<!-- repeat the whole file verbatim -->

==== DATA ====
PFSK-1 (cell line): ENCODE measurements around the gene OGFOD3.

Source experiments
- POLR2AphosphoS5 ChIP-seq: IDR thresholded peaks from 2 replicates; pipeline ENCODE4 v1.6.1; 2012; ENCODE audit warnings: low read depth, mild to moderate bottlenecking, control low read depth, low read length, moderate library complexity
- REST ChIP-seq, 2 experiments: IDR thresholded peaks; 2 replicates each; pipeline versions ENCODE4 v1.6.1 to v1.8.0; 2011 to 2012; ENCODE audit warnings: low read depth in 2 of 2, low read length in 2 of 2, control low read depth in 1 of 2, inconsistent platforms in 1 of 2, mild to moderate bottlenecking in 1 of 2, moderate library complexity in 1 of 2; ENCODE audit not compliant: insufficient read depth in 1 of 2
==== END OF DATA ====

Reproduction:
PFSK-1 (cell line): ENCODE measurements around the gene OGFOD3.

Source experiments
- POLR2AphosphoS5 ChIP-seq: IDR thresholded peaks from 2 replicates; pipeline ENCODE4 v1.6.1; 2012; ENCODE audit warnings: low read depth, mild to moderate bottlenecking, control low read depth, low read length, moderate library complexity
- REST ChIP-seq, 2 experiments: IDR thresholded peaks; 2 replicates each; pipeline versions ENCODE4 v1.6.1 to v1.8.0; 2011 to 2012; ENCODE audit warnings: low read depth in 2 of 2, low read length in 2 of 2, control low read depth in 1 of 2, inconsistent platforms in 1 of 2, mild to moderate bottlenecking in 1 of 2, moderate library complexity in 1 of 2; ENCODE audit not compliant: insufficient read depth in 1 of 2